coffee and kiksekage (a cake-like creation of vanilla biscuits layered with dark chocolate ganache) at homey café Mormors, just like grandma (mormor in Danish) used to make.
Berlin, Germany: Mitte
Approximately one-third of Berlin’s whopping 500-some art spaces are concentrated within the heart of the city—“Mitte” means middle, after all. The neighborhood also houses popular tourist attractions; hip retail flagships; the striking Holocaust memorial; and Museum Island, the northern half of a narrow isle on the Spree river occupied by five museums. “Mitte’s a good place to be because it has an international audience,” says Urs
Küenzi of Substitut, a gallery showcasing Swiss art. “So many people are walking up and down and popping in.”
Streets on the must-stroll list include Heidestrasse, Brunnenstrasse, and Augustrasse. Thanks to an abundance of inexpensive housing, Berlin is one of the world’s foremost go-to cities for artists and bohemians. Their output is well represented in galleries and shops such as the local design outpost, Box Off Berlin, also known as bob.
While the era of Checkpoint Charlie and the Berlin Wall is long gone, you can relive those Iron Curtain days at the interactive DDR Museum, which features a mock-up of a typical East German living room, simulated drive in a Trabi automobile, and clips from inadvertently kitschy TV shows. Berlin’s history as the junction between East and West continues in its arts scene. At best obscure to the world at large, Polish poster art receives a spotlight at Pigasus, which also stocks CDs from throughout the erstwhile Eastern Bloc. Also check out Redspective for exhibitions and fashion by street artists and designers. Hello, cool T-shirts.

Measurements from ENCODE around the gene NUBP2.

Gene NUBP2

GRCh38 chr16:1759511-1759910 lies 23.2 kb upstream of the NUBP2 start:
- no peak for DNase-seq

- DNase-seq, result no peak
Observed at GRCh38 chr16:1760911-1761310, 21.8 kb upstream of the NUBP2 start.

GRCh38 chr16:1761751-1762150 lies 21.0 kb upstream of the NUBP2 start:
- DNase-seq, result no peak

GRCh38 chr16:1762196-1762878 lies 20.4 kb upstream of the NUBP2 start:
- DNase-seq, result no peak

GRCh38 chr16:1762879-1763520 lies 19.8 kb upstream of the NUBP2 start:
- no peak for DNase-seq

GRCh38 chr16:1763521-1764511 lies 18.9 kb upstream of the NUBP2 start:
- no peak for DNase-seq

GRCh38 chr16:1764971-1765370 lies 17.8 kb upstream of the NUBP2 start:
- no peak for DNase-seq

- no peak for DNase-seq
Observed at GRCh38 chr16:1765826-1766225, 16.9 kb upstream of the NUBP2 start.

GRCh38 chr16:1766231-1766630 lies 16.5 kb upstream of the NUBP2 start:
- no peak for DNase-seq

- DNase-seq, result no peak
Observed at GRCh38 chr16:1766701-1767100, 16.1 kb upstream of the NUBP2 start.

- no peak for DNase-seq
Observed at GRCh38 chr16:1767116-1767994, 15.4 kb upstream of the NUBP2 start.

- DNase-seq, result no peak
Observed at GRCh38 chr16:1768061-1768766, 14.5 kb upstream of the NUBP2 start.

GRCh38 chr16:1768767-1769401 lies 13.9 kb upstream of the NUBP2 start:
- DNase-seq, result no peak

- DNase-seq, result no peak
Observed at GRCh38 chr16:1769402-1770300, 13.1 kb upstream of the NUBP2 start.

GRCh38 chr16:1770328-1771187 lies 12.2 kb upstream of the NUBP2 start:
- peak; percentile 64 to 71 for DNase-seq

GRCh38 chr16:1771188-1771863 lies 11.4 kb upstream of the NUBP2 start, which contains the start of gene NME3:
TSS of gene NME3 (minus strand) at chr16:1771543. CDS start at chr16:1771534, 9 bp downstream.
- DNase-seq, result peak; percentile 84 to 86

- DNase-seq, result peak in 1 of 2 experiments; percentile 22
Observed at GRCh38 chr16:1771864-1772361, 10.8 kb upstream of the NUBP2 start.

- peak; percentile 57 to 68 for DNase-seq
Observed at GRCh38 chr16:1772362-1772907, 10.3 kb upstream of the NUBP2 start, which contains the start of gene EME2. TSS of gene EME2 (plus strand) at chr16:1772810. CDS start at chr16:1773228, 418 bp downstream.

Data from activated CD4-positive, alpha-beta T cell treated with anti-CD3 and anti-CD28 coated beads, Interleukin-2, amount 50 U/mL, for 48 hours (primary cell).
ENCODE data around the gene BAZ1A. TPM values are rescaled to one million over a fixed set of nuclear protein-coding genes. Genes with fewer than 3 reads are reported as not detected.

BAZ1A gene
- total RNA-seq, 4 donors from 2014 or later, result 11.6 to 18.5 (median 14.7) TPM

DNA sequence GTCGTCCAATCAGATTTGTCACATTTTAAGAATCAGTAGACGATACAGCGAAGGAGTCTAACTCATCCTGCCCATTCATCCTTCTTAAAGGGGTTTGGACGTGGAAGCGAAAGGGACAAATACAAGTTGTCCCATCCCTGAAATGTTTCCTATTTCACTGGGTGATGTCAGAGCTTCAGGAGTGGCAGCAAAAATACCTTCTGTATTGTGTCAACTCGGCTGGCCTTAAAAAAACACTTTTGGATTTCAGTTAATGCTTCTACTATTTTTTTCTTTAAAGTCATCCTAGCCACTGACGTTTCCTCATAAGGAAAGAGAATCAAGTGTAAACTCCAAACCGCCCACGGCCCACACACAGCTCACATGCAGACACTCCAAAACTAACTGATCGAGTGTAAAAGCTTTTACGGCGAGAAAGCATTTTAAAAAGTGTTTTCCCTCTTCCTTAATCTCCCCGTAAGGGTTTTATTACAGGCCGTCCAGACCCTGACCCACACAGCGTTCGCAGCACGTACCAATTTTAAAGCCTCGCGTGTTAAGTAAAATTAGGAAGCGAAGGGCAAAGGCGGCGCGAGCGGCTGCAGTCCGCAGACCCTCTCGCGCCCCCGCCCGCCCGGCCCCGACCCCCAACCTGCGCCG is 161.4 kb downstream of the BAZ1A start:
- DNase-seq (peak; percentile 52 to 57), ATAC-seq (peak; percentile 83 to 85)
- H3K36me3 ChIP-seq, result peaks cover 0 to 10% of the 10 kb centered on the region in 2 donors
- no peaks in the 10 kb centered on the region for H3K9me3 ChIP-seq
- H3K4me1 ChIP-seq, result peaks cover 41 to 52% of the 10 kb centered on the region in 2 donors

There’s a bargain-priced boutique hostel in the district. The Circus Hostel boasts free “crazy tours” of off-the-beaten-track sites and beds starting at $25. If craving bistro fare and local company, Altes Europa remains a Berliner’s favorite.
Miami, Florida: Wynwood
Located a mere block south of Miami’s renowned Design District and a figurative million miles away from South Beach’s sunglasses and bling-bling beach set, this raw industrial neighborhood has transformed itself from eyesore to eye-opener over the past few years.
Wynwood’s first seed of renewal was planted in 1993, when New York art lovers Don and Mera Rubell installed their sizable private collection in a former federal Drug Enforcement Agency warehouse for confiscated goods (its roof was riddled with bullet holes, they recall), and opened it to the public the following year.
Über-developer Tony Goldman, who groomed NYC’s SoHo and Philly’s Center City into thriving entities, swooped in a decade later along with other enterprising collectors and gallery owners.
Today, at 70-some galleries and a growing number of shops and restaurants, the district has become an open-air museum of sorts: The peeling, decrepit exteriors of most buildings have been replaced by avant-garde murals and graffiti, including 2009’s specially commissioned Wynwood Walls, an enclave of warehouse walls painted by renowned street artists including Shepard Fairey and Os Gêmeos.
Wynwood is best accessed by car or taxi. Once there, the district is easily traversed by foot with free maps and guides available locally and online.
The doors to most galleries require a buzz-in for entry. A must-see, The Rubell Family Collection encompasses both the establishment (Jeff Koons, Cindy Sherman) and newer names, including Miami-based Cuban-American painters José Bedia and Hernán Bas. Many Wynwood galleries—PanAmerican ArtProjects, Fredric Snitzer Gallery, and Rosa de la Cruz Collection among them—devote significant space and exhibitions to Latin American work, making the district the de facto pipeline of art from Argentina, Brazil, Colombia, and other south-of-the-border countries.